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Increasing cervical cancer screening uptake in older women: the SHOW2 trial

Female hands

Cervical cancer screening done by a nurse or doctor without the use of a speculum, as well as giving patients the opportunity to self-sample, increased screening uptake among older women who had missed smear test appointments, research has shown.

In the SHOW2 study, which recruited entirely from GP practices in the North Thames region, women aged 50-64 either received standard care in which they were sent the usual smear test reminder letters, or the intervention arm of the trial, which was a letter offering them the choice of having a sample taken by a doctor or nurse without using a speculum or a self-sampling kit.

“We know that the speculum is a key barrier to cervical screening and after the menopause it can make screening particularly uncomfortable,” explained Dr Anita Lim, Senior Epidemiologist in the Cancer Prevention Group at King's College London, who led the study.

“This is mostly because of hormonal changes that happen during the menopause, and we thought that this could be a reason why some women haven’t been coming for screening as they get older.

“Cervical cancer disproportionately affects women aged 65 and over, especially those who haven’t been regularly screened from age 50. We know that regular screening prevents cervical cancer from developing so it’s really important that we get more women screened.”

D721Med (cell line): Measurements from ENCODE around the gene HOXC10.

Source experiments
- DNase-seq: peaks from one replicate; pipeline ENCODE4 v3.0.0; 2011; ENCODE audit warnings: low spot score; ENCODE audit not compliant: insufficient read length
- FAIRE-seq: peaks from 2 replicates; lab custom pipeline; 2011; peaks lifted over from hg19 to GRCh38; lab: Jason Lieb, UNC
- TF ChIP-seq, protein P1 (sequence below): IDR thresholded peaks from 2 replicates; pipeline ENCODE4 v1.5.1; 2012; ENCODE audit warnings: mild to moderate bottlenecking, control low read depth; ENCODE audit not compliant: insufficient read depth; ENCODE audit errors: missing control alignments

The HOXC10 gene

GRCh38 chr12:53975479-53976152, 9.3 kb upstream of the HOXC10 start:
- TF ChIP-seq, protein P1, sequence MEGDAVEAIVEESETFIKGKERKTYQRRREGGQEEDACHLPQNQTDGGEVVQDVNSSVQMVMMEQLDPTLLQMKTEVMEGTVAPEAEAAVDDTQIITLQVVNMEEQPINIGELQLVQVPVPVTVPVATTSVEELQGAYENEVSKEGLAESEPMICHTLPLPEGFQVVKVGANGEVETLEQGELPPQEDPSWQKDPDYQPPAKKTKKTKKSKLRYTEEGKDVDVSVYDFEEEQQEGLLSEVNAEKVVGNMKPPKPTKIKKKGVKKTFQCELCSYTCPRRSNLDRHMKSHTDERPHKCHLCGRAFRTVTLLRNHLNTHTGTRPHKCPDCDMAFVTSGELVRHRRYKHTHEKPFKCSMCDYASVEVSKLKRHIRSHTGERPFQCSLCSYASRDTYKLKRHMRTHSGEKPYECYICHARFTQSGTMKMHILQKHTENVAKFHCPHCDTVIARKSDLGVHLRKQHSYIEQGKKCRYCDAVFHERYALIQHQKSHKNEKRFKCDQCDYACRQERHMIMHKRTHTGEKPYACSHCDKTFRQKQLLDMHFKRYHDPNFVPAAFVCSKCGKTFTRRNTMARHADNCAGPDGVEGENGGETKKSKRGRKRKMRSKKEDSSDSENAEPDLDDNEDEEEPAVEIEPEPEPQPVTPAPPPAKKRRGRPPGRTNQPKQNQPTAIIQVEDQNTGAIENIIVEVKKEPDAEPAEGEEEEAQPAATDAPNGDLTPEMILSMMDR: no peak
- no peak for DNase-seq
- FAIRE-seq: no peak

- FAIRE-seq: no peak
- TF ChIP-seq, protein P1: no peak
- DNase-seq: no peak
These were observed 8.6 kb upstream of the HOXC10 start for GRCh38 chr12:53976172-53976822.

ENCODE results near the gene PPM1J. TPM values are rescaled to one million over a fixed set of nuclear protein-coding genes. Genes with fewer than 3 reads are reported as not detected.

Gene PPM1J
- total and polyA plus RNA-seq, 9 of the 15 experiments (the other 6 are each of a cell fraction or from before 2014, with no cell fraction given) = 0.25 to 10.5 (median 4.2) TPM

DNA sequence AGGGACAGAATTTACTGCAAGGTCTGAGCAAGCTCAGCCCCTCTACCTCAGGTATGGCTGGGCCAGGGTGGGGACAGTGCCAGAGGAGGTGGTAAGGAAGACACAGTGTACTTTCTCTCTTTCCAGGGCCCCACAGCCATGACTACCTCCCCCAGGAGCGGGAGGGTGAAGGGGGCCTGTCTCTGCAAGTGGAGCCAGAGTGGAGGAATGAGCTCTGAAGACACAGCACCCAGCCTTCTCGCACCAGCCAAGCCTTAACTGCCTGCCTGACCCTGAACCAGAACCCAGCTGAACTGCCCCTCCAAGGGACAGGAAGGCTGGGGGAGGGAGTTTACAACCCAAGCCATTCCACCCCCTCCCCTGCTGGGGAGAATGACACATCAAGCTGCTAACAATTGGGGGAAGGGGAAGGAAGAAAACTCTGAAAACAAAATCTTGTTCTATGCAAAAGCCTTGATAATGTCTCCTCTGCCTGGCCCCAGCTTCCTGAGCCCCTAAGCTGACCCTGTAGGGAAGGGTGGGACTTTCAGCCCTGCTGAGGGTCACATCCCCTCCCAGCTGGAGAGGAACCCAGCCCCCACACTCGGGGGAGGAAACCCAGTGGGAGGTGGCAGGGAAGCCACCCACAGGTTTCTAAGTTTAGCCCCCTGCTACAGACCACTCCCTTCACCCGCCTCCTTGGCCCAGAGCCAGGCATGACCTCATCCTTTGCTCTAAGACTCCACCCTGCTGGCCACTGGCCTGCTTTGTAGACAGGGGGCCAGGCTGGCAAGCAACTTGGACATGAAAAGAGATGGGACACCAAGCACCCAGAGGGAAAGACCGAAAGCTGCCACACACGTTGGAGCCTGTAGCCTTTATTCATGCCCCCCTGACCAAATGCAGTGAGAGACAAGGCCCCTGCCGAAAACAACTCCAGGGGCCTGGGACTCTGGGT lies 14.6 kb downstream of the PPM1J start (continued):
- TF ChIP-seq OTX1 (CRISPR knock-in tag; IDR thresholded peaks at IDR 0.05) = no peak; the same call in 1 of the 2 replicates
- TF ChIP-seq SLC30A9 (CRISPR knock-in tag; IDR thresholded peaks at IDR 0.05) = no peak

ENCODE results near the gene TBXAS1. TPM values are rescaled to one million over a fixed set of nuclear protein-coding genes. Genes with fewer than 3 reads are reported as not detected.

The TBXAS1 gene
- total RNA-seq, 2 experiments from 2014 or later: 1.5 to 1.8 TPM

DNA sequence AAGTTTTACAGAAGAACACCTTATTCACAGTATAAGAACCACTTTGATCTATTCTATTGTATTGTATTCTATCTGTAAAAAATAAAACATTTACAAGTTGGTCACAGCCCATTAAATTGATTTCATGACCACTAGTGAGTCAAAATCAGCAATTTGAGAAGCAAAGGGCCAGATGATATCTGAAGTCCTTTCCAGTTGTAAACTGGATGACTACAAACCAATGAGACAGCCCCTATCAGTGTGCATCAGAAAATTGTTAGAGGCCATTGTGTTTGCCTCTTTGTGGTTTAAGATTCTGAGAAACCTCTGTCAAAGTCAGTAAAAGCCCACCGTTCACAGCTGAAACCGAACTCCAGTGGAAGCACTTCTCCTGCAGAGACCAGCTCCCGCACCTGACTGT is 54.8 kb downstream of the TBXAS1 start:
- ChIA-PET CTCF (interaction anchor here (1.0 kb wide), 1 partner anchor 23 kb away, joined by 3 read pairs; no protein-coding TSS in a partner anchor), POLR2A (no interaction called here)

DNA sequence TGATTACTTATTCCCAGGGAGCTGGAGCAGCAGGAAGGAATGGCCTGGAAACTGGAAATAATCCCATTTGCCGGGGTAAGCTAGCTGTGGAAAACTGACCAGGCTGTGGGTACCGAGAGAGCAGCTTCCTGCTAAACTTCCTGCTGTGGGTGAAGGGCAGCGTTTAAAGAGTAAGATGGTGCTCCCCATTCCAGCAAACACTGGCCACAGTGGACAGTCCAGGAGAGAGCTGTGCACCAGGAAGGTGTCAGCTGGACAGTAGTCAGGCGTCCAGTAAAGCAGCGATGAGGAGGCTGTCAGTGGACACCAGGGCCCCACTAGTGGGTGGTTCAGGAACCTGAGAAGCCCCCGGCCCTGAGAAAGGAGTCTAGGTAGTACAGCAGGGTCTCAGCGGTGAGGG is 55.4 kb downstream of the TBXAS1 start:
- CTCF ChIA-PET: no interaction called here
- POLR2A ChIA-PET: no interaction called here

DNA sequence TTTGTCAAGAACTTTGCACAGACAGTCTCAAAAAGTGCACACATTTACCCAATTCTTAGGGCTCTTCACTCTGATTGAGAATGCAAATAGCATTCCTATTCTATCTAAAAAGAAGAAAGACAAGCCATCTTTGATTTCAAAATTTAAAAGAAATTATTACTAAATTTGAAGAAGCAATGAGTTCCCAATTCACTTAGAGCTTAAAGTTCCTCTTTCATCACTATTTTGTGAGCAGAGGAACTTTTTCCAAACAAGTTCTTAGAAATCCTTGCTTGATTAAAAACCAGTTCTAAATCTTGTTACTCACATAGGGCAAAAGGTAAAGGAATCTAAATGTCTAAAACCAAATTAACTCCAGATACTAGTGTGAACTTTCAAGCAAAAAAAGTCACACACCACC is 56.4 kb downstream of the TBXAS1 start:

In the study, nearly 800 women were randomised from 10 GP practices in the boroughs of Tower Hamlets, City and Hackney. It was shown that offering non-speculum and self-sampling led to a significant increase in screening uptake, that was 17% higher than uptake in women who received usual care. Increased uptake was seen across all ethnic backgrounds.

Giving women the choice of how they want to be screened could also be important in boosting cervical cancer screening rates in future, the researchers said.

Noclor, a partner organisation of CRN North Thames, helped the researchers identify suitable GP practices and supported them to set up additional smear clinics for the study.

“Noclor put us in touch with practices we had worked with on previous studies but also some new ones,” said Dr Lim. “Noclor also helped us get responses from the GP practices who can be very busy. We are very grateful to them for their help.”

The results from the study have been published in the British Journal of General Practice.